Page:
Join our brand new verified AMN Telegram channel and get important news uncensored!

National Guard extends comment period on Grayling, Thumb airspace changes

An A-10 Thunderbolt II from the 107th Fighter Squadron, 127th Wing, Michigan Air National Guard (ANG), lands and takes off from a highway in Alger County, Mich., June 29, 2022. (U.S. Air National Guard photo by Master Sgt. David Kujawa)

The Michigan Air National Guard will give residents more time to weigh in on a plan to change Northern Michigan airspace rules to allow for lower altitude flights in the Grayling area and the Thumb.

The original 30-day public comment period is scheduled to expire on Thursday, but will instead be extended for another 30 days through Jan. 14, the guard said in a press release Tuesday.

Initial plans for altering the airspace rules would make them official in late summer 2023. It’s not clear how the extended comment period will change that timeline.

“Extending the public comment period for this proposal will give us time for more listening and discussion with community groups, citizens and stakeholders upon request,” said Brig. Gen. Bryan Teff, the assistant adjutant general and commander of the Michigan Air National Guard.

The Detroit News reported last week that the group had revived plans to alter the Alpena Special Use Airspace — which stretches along the east side of Michigan, from around Rogers City to the north and south to the Thumb — to allow for lower military training flights.

The new plan would allow military training flights in parts of Grayling, the Thumb and off the shores of Alpena to dip as low as 300 to 500 feet in altitude. In Grayling, the change would alter some clearances that currently prohibit flights from dipping no lower than 5,000 feet from the ground.

Residents had pushed back on the plan out of concern for noise and disruption. In Grayling in particular, residents worried about the timing of the announcement on the heels of a separate Michigan National Guard plan to double the size of the National Guard base there.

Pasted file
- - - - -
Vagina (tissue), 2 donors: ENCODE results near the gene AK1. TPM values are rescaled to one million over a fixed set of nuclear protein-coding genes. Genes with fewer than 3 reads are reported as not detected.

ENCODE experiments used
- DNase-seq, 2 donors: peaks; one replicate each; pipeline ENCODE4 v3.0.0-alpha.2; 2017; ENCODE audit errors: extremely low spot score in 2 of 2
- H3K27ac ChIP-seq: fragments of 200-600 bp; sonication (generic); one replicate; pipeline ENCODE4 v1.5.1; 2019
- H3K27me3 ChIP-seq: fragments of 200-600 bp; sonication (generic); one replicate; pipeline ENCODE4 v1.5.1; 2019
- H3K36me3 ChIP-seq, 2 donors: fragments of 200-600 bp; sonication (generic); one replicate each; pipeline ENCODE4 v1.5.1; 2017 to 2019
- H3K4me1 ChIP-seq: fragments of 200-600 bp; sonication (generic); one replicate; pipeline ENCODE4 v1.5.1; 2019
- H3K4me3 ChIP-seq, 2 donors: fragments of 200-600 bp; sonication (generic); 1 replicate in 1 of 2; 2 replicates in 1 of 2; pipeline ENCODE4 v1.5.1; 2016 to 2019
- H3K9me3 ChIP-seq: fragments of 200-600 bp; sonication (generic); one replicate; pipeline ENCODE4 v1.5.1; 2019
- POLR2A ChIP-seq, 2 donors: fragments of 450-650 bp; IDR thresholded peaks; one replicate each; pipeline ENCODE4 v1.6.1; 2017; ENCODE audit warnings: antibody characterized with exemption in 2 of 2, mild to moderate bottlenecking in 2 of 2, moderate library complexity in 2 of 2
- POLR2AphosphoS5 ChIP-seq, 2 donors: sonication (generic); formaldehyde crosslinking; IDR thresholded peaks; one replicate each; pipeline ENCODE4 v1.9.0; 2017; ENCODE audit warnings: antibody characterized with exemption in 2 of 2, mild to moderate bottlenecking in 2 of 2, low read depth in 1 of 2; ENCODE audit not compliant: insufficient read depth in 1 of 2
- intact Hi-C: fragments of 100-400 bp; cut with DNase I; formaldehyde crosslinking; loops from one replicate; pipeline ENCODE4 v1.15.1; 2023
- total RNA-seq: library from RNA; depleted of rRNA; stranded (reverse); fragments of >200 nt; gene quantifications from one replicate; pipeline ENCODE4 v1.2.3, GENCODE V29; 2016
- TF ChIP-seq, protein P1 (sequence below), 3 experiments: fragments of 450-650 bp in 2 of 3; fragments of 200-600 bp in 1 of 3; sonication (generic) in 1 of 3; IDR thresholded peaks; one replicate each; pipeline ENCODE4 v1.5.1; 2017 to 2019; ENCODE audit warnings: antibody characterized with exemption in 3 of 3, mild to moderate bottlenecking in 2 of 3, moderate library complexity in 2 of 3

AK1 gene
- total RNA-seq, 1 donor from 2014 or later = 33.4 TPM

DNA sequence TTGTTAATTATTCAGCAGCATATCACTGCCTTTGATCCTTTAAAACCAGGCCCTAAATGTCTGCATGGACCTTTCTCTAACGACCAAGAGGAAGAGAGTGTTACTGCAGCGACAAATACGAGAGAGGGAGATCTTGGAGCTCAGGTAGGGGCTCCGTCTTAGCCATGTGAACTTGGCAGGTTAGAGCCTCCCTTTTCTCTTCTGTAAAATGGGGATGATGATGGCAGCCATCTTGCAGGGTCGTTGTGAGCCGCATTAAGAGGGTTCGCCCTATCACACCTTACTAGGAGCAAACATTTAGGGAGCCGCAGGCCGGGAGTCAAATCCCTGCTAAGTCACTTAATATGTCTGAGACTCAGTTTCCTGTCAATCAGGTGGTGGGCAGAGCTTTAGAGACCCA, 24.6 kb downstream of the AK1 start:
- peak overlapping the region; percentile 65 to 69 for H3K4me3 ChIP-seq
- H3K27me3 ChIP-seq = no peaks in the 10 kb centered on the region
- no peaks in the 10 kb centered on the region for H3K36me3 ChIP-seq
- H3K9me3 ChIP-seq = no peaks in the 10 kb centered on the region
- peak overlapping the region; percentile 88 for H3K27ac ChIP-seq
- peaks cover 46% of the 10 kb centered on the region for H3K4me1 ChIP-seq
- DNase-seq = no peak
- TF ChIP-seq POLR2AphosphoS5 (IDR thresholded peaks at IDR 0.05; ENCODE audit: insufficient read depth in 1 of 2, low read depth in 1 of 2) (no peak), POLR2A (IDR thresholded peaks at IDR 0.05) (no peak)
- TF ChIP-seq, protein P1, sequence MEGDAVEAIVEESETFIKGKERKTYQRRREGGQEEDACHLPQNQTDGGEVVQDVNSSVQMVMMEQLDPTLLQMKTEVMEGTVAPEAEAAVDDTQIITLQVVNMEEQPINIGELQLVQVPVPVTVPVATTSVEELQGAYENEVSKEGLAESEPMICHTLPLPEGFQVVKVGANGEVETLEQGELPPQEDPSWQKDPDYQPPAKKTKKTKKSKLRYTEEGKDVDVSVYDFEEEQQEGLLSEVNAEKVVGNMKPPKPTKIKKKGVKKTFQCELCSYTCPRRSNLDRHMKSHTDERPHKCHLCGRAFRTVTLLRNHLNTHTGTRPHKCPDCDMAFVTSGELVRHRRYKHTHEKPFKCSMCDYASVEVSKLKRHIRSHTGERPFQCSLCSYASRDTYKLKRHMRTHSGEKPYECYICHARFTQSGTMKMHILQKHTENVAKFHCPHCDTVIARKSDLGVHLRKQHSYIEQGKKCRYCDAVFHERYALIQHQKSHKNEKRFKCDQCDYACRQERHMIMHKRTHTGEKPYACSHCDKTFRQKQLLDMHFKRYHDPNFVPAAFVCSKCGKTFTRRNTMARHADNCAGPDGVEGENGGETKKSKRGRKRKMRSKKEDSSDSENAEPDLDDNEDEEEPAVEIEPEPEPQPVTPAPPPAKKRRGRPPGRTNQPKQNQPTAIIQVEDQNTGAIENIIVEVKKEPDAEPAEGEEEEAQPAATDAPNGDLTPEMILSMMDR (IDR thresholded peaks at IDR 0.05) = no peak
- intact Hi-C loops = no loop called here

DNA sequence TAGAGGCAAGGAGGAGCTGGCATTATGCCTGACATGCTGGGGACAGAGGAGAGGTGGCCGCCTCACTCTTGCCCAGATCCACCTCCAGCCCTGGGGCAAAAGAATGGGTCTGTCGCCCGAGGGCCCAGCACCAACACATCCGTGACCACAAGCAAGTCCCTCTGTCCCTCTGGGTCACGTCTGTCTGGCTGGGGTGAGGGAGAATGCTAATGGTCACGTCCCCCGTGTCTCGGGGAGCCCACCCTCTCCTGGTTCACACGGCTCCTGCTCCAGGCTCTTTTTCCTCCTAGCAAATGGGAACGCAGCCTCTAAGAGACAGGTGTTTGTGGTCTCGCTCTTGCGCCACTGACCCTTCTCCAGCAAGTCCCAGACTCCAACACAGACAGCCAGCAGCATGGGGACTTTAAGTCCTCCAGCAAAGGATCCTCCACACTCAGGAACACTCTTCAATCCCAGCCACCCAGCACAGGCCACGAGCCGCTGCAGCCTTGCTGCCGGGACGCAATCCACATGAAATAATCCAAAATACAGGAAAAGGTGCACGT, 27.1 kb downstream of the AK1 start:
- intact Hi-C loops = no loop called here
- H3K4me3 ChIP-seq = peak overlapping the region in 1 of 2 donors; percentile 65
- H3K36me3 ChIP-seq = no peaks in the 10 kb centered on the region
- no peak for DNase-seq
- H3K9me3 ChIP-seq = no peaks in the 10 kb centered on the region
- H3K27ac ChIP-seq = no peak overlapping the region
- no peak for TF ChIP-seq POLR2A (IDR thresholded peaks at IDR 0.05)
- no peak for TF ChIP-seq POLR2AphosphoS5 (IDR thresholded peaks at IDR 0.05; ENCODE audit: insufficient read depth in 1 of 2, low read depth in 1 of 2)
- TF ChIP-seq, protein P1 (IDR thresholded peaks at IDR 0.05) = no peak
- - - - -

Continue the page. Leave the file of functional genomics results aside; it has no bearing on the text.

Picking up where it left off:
The proposal has been worked on for years with the National Guard Bureau and the Federal Aviation Administration, which will have the task of final approvals, and was most recently open to public comment in 2019.

The changes outlined in a 110-page environmental assessment report would allow some flights in the Grayling area to be conducted as low as 300-500 feet, and, in the Thumb, as low as 500 feet.

Another change would allow the altitude ceiling in a section of Grayling to increase from 9,000 feet to 23,000 feet to allow for more modern aircraft in training that operate at higher altitudes, such as the F-22 and F-35 fighter jets.

The lower clearances would allow planes like the F-16 and A-10 out of Selfridge Air National Guard Base in Harrison Township and the Toledo Air National Guard Base in Swanton, Ohio, to train in the Thumb area and closer to their home station.

The guard has said the primary users of the Alpena airspace complex will remain the A-10 Thunderbolt II planes from Selfridge and the F-16 Fighting Falcon jets housed in Toledo.

The plan also would expand the footprint of the airspace from 11,042 square nautical miles to 12,675 square miles.

The proposal also would allow an increase in the use of chaff — aluminum or zinc-coated fibers that fighter jets discharge to confuse radar systems — and flares used to throw off heat-seeking missiles. Chaff use would increase from 5,100 to 6,100 and flare use would increase from 7,900 to 9,400.


(c) 2022 The Detroit News

Distributed by Tribune Content Agency, LLC.